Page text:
I am so sorry, Leanne. I am sure that a lot of “Do you remember that time…....” stories will bring her great joy. She might even get a smile or giggle out of it! She can’t talk, but she might be able to sqeeze your hand. Once for yes, twice for no. Holding her hand also brings comfort because it’s the human touch of you, her friend. Touch can be so comforting, so please don’t let your fears make the decision to avoid physical contact.

Yes, her appearance will be drastically different. This is okay! It’s a very natural process. She is still the same person you’ve loved all these years, and who loves you in return.

Dont worry about what you will say. Your heart will find the words for you, and the warmth of your touch will help her find peace in the moments you are together. The whole process is scary, but it’s also very human. Just let your love dictate each moment. You’ll be very sad, and you will grieve, but you will be okay. Make sure you have your support systems in place. Again, my condolences.

faye's avatar

I can’t add anything except my condolences.

JLeslie's avatar

How very sad. In situations like this I want to be near the person, in the same room, their physical appearance never gets to me much, because my expectation is they will not look well; it hardly matters for some reason. She may be very weak, but still able to light up when she sees you enter the room, or smile if you tell a funny story. I hope that is the case, but hard to know what to expect. Even if she does not recognize you, I think she will know you are there because you love her.

DocteurAville's avatar

My most sincere condolences.

dpworkin's avatar

Try to remember that whatever terrible destructive things have happened to the envelope that holds her consciousness, your friend is still in there, and she will be glad you came to see her. Just continue to love what’s inside, and try not to focus on the misleading outer shell.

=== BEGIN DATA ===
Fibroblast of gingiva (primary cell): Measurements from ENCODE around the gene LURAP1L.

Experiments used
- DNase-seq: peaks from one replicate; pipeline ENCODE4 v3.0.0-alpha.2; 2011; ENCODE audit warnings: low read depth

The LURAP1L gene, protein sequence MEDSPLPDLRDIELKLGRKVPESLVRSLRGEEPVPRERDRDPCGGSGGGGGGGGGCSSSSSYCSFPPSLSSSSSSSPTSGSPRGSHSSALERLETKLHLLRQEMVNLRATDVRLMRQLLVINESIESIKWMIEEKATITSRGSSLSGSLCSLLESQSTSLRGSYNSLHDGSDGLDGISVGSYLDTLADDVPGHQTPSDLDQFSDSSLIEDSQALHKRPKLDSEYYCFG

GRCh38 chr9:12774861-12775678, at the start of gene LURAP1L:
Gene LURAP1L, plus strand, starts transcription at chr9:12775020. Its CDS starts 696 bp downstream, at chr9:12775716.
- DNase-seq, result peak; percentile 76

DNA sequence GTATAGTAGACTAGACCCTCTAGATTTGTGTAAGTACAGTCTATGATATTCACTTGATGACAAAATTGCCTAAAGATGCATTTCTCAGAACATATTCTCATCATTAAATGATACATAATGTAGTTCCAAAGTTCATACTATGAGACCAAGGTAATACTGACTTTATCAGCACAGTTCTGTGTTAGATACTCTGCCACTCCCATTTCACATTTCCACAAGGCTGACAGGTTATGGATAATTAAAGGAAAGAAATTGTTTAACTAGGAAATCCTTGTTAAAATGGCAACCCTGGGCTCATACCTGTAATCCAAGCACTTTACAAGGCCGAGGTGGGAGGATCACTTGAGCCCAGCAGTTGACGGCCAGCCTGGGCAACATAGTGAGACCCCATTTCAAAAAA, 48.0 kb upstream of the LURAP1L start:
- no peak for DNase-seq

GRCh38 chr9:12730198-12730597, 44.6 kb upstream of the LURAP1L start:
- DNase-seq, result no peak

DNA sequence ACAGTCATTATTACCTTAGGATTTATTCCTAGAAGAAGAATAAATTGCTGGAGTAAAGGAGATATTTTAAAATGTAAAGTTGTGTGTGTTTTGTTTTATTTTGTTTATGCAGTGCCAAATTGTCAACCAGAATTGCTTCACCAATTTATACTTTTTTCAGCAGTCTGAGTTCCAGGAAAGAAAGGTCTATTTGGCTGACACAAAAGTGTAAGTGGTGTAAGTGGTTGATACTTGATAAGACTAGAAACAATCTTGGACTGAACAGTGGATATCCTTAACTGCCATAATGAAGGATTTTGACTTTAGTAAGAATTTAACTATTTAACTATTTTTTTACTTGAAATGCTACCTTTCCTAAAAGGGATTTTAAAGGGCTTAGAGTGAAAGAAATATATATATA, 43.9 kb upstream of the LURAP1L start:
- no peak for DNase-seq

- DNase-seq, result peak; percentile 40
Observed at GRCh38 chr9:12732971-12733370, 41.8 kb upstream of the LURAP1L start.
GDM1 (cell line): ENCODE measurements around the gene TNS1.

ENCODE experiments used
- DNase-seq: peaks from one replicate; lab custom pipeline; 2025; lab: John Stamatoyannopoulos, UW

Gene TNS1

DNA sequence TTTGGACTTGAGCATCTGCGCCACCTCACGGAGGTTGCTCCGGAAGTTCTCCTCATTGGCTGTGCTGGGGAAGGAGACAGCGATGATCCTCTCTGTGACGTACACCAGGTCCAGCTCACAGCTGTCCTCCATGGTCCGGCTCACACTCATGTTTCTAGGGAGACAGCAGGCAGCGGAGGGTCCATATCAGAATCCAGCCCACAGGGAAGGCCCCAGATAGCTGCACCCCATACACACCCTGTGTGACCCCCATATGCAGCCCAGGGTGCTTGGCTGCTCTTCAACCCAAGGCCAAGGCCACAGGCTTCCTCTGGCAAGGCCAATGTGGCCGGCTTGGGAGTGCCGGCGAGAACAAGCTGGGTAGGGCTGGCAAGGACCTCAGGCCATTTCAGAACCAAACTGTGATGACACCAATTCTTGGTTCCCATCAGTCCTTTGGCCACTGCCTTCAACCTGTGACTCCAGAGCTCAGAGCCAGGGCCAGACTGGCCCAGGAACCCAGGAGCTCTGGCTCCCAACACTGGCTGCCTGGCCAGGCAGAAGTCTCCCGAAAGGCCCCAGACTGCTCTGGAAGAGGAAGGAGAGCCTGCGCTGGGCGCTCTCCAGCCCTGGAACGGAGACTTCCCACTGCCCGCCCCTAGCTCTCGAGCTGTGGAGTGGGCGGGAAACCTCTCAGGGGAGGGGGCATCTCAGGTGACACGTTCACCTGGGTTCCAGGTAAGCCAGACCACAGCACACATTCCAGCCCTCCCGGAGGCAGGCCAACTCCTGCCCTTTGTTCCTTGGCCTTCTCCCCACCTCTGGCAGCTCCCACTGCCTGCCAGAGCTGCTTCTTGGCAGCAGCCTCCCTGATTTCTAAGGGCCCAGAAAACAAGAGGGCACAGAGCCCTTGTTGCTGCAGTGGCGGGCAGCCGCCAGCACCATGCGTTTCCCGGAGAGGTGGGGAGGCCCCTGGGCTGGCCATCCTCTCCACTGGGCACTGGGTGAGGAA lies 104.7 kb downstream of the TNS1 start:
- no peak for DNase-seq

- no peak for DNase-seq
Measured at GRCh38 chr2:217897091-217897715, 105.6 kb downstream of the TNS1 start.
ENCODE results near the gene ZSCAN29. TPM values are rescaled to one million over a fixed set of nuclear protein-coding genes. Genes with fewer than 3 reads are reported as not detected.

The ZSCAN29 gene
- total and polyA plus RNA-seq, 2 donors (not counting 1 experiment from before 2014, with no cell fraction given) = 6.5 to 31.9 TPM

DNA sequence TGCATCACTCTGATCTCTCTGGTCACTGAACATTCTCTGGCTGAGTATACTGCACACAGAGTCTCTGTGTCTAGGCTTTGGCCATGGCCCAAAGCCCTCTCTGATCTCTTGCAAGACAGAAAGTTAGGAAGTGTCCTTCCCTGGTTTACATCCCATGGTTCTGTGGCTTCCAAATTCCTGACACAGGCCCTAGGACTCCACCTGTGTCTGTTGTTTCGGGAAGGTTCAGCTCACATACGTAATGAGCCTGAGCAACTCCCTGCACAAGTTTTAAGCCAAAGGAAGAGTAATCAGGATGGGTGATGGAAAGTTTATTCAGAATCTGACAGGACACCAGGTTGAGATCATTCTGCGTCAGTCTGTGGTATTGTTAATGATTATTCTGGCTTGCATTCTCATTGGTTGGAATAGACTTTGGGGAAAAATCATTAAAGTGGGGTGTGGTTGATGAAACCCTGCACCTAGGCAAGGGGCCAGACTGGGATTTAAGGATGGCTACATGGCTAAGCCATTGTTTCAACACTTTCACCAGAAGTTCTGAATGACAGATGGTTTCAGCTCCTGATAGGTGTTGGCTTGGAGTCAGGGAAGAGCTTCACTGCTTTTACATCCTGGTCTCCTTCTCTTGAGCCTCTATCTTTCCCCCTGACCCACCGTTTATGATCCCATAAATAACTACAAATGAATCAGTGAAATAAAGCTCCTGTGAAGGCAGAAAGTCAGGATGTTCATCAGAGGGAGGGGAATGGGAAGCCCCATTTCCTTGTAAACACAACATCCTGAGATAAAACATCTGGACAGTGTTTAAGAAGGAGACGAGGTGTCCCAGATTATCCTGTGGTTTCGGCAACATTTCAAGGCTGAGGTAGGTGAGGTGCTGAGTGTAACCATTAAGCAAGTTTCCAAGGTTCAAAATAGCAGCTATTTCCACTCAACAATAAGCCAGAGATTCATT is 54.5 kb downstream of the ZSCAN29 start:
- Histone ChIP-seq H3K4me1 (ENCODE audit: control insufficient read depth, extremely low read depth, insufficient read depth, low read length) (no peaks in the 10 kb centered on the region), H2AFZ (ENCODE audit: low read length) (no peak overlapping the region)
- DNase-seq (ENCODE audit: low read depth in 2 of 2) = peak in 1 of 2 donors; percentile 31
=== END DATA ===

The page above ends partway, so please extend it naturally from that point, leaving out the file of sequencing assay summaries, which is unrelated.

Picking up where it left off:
wundayatta's avatar

I just saw my aunt Monday. She’s has two weeks to two months according to her husband. She’s just given up doing chemo. It might be helping her live longer, but the life was miserable. She’d rather live less long and be able to interact with people. That she did!

The chemo has “taken away her ass,” as she put it. She was in very good spirits, though, and we talked about the family and her kids and her bucket list, and even about what she thought about her impending death. She said the thing that bothers her the most is not seeing her kids grow. When I left, I told her good bye and that I hoped she had the best experience possible for the rest of her life. She knew what I meant, but she said, “I’m not dead, yet!”

It was good to hug her and kiss her good bye. She lives on the opposite side of the country from me,, and it is doubtful I will ever see her again. It made me feel good to acknowledge what was going on, and to express my feelings. However, I’ve been told by other cancer victims that so often, they end up comforting the visitor, when it’s supposed to be the other way around. I didn’t want to burden my aunt, but I did want to tell her how much I care for her, especially since she’s the relative I am closest to and feel most understood by.